Simply put, Selection considers whether the initiatives are possible from a practical standpoint.

Prioritization

Bear in mind, Selection is not the end of the road. The next step is ranking the initiatives. After all, some elements of the portfolio have higher priority than others.

Establishing the importance of the elements is impossible without the right determinants. In the case of portfolio management, consider these four pillars:

  • Strategic category – a type of objective the organization strives to achieve.
  • Investment time frame – whether it’s a short or long-term initiative.
  • Risk vs return profile – the ratio of risk to probable return.
  • Organizational focus – internal or external, e.g., customers or operations.

Taking these pillars into account will help you prioritize your initiatives better.

Portfolio Balancing

This step requires some finesse. Usually, the entire prioritized list may not be achievable in the desired timeframe. For instance, it might be due to budget constraints or human resource availability. Whatever the reason, that’s why balancing is one of the most essential project portfolio management processes.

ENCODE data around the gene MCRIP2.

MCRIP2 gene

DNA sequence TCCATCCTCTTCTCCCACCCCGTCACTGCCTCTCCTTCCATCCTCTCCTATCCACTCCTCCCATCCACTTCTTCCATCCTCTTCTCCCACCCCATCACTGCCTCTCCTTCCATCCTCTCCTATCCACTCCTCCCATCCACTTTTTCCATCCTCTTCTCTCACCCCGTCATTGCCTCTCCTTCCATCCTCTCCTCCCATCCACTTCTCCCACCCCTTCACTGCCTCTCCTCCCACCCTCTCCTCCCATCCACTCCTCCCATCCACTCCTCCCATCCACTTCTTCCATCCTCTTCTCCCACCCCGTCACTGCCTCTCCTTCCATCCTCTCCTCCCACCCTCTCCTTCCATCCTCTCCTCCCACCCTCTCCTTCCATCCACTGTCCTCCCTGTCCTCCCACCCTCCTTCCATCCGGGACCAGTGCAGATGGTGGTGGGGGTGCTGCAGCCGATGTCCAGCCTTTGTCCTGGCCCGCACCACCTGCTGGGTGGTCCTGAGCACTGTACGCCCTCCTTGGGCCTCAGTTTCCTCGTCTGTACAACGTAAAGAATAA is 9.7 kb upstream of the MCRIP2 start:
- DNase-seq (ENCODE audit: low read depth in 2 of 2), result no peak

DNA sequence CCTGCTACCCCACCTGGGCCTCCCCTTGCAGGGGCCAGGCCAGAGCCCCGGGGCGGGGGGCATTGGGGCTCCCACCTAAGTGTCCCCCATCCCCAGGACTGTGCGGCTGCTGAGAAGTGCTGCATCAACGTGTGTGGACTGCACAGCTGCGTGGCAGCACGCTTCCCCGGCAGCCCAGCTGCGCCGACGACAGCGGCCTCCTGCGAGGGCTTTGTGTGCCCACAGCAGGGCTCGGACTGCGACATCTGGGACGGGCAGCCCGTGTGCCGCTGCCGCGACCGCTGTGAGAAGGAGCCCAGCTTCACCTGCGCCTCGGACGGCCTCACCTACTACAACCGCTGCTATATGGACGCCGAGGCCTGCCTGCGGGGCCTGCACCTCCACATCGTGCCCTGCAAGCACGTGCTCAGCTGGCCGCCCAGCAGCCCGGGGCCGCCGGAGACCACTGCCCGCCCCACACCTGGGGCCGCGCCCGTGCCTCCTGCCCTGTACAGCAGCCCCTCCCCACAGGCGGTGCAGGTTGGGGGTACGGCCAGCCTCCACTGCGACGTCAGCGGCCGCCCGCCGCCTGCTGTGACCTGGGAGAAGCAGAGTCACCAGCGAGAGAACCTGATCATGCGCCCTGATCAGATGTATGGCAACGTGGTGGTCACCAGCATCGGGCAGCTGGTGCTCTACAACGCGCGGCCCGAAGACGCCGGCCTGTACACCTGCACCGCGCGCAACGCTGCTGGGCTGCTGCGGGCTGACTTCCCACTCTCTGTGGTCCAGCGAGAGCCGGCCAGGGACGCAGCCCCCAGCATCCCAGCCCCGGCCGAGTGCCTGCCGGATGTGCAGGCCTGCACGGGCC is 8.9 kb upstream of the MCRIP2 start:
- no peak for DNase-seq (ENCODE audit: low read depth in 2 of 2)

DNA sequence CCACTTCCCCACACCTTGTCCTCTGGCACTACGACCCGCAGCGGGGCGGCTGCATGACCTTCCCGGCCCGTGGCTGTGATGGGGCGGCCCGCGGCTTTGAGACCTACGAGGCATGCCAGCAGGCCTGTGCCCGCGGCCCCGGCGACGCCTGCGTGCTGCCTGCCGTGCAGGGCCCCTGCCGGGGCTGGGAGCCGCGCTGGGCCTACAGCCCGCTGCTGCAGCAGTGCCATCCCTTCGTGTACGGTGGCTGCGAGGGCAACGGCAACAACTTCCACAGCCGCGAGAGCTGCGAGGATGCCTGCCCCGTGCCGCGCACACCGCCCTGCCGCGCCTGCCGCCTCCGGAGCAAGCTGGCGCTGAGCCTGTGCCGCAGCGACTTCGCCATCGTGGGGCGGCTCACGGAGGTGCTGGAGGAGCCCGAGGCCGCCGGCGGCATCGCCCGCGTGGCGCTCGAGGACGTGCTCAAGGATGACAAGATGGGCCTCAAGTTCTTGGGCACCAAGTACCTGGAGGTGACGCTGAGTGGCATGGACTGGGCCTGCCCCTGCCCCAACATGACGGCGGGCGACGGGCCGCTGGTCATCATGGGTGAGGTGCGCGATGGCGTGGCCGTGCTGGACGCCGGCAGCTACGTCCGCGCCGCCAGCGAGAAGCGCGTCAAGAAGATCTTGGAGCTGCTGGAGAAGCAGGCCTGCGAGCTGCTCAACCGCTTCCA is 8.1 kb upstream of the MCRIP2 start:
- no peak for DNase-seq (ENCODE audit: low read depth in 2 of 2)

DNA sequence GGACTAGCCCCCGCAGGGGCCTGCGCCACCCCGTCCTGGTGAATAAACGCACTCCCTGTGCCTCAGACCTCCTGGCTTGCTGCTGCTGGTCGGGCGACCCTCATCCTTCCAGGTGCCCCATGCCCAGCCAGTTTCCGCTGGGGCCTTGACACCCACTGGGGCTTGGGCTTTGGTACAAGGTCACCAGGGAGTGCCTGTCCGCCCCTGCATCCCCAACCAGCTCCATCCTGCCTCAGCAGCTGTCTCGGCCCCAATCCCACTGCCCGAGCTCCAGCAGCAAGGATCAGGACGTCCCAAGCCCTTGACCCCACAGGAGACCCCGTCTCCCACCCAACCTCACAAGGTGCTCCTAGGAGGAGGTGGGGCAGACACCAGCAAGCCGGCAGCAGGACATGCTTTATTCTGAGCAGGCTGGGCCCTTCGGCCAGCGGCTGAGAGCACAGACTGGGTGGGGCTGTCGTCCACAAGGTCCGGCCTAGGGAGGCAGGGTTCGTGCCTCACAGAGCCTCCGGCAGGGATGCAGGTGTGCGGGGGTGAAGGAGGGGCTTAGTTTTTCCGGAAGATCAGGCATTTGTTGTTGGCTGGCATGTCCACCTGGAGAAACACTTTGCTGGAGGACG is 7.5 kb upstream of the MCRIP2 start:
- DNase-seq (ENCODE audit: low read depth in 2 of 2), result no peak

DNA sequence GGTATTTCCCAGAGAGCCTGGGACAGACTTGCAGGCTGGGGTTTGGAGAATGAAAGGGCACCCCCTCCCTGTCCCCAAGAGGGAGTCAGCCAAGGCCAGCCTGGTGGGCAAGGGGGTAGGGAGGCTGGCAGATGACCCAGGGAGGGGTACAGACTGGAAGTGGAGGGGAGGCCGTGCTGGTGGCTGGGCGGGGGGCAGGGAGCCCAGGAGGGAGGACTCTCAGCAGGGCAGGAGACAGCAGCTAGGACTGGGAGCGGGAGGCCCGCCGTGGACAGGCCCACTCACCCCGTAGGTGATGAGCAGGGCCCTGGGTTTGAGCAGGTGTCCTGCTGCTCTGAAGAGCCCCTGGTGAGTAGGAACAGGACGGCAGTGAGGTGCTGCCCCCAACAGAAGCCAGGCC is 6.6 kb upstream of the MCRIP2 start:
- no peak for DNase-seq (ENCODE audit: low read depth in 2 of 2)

Portfolio balancing is the process of organizing the prioritized components into a component mix that, when implemented, is best aligned with, and best supports the organization’s strategic plan.”

As such, the Portfolio Manager must make decisions regarding all organization departments. Hence, the name “balancing” is so appropriate in this context.

Authorization

The last Alignment step is the bridge between planning and execution. After balancing the portfolio, it’s time to communicate the plans. Naturally, the people in charge of finances and project execution must be aware of the upcoming projects and programs.

Moreover, Authorization involves requesting the necessary funds and resources and allocating them. As soon as these areas are approved, the work can start.

As for the execution itself, it happens in programs and projects. The oversight of each component is in the hands of appropriate managers.

However, effective portfolio management entails frequent verification. Instead of benefits, projects and programs focus on deliverables. Consequently, Portfolio Managers must control whether the outputs enable the achievement of strategic objectives.